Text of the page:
Consumers are demanding ‘green’ products from what they consider to be responsible companies. Large buyers (notably Wal-Mart), are demanding higher environmental standards from their suppliers in order to reduce costs and socially responsible business practices to burnish their image and avoid bad press. Now banks and insurance companies are giving companies another reason to go green and sustainable: Liability.
In Lenders Back Off of Environmental Risks, Tom Zeller Jr. writes for the New York Times, “After years of legal entanglements arising from environmental messes and increased scrutiny of banks that finance the dirtiest industries, several large commercial lenders are taking a stand on industry practices that they regard as risky to their reputations and bottom lines.”
Zack Phillips of Business Insurance recently wrote about a parallel development: environmental law suits aimed specifically at company directors and officers: “At the same time, disclosure requirements related to greenhouse gas emissions are increasing, legal observers say. An Oct. 27 bulletin from the Securities and Exchange Commission reversed a previous agency rule and allows shareholders to request information about financial risks from social and environmental issues, including climate change.”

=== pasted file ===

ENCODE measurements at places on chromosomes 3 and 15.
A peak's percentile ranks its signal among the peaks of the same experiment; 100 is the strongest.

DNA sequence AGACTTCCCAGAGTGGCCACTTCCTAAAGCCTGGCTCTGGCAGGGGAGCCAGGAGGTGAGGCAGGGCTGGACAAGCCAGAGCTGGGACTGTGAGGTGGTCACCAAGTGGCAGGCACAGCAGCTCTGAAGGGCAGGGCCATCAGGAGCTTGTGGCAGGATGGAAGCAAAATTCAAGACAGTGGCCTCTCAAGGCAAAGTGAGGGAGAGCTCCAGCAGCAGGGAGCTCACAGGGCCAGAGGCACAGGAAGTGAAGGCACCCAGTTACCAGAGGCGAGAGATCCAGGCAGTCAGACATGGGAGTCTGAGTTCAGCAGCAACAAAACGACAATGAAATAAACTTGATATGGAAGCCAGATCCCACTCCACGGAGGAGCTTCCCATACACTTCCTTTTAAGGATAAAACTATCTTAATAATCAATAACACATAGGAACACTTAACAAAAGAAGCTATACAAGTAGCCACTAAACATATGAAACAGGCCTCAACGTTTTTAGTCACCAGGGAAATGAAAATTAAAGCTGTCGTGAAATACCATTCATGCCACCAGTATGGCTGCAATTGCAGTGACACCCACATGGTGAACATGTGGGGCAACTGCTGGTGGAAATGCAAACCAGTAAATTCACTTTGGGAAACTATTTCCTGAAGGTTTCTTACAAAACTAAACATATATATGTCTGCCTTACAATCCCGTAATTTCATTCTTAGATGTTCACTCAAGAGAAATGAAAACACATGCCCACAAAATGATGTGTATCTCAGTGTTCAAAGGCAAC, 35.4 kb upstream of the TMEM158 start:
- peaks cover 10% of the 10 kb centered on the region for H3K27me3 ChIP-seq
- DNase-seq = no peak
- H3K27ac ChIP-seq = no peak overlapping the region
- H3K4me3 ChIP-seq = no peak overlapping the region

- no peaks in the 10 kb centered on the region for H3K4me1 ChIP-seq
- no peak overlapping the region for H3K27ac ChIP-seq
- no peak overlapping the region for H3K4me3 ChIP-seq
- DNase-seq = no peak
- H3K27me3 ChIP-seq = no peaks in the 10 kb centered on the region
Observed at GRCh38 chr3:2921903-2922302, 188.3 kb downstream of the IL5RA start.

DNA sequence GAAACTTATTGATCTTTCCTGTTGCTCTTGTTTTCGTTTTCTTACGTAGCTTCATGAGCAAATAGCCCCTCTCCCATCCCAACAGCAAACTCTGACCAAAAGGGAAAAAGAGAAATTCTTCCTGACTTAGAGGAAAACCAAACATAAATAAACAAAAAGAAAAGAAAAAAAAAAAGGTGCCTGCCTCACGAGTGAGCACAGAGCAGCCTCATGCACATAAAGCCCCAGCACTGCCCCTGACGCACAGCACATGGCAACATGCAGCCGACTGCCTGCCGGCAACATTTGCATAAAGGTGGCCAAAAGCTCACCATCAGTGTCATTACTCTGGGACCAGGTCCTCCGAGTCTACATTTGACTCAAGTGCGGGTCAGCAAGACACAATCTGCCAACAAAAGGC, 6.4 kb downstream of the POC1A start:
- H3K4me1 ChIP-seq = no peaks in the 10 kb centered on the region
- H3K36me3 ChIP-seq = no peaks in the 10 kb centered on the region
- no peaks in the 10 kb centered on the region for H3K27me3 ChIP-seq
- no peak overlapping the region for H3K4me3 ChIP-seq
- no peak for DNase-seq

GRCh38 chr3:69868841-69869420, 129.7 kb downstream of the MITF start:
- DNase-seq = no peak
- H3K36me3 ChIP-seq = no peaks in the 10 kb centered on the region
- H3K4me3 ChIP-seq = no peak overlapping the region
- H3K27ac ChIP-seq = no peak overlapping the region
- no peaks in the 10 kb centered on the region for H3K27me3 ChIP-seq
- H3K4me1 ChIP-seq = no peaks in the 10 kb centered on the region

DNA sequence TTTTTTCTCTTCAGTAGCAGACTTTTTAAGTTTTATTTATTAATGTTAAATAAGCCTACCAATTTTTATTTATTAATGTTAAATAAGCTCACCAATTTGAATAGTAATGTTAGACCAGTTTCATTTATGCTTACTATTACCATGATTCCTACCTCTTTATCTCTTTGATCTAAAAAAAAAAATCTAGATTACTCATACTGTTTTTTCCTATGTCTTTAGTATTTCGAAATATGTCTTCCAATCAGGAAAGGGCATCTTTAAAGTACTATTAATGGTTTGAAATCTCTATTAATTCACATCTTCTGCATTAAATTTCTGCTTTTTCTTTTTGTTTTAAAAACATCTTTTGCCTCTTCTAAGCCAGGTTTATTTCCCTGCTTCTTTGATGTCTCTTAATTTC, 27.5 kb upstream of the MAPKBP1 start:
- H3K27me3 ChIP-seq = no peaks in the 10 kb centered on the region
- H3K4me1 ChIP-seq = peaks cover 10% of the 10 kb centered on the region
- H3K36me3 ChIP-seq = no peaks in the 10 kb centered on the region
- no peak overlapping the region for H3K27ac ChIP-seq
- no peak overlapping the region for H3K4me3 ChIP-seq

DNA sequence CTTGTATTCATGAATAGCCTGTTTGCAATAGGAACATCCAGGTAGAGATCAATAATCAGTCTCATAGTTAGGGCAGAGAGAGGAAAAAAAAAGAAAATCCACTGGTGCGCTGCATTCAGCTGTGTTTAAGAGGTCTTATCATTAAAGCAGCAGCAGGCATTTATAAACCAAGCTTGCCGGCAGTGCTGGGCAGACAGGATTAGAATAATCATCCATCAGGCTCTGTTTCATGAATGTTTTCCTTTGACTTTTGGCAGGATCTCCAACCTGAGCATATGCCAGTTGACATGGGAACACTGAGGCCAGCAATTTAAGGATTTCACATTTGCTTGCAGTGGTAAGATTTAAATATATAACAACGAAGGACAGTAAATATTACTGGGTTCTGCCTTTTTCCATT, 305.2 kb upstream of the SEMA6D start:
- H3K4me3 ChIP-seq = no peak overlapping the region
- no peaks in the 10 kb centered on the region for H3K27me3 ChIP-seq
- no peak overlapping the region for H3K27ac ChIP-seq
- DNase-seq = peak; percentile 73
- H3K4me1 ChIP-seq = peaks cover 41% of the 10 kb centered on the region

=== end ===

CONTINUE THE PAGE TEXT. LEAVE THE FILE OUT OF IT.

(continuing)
The bottom line? Just as customers and large buyers want to reward businesses for green and responsible behavior, banks and insurance companies do not want to be liable – financially or otherwise – for negative environmental and social practices.
Here’s a further excerpt from the New York Times piece discussing how Wells Fargo, Credit Suisse,Morgan Stanley, JPMorgan Chase, Bank of America, Citibank, Royal Bank of Canada and others are pulling back from businesses whose operations may be creating environmental hazards – and therefore liabilities – for lenders.
“In the most recent example, the banking giant Wells Fargonoted last month what it called ‘considerable attention and controversy’ surrounding mountaintop removal mining, and said that its involvement with companies engaged in it was ‘limited and declining.’
The bank was a small player in the sector, representing about $78 million in bonds and loan financing for such companies from 2008 to April of this year, according to data compiled by the Rainforest Action Network, an environmental group tracking the issue.
But the policy shift by Wells Fargo follows others over the last two years, including moves by Credit Suisse,Morgan Stanley, JPMorgan Chase,Bank of America and Citibank, to increase scrutiny of lending to companies involved in mountaintop removal – or to end the lending altogether.
HSBC, which is based in London, has curtailed its relationships with some producers of palm oil, which is often linked to deforestation in developing countries. The Dutch lender Rabobank has applied a nine-point checklist of conditions for would-be oil and gas borrowers that includes commitments to improve environmental performance and protect water quality.” For the full piece by Tom Zeller Jr. for the New York Times, please click here.
Institute for Sustainable Development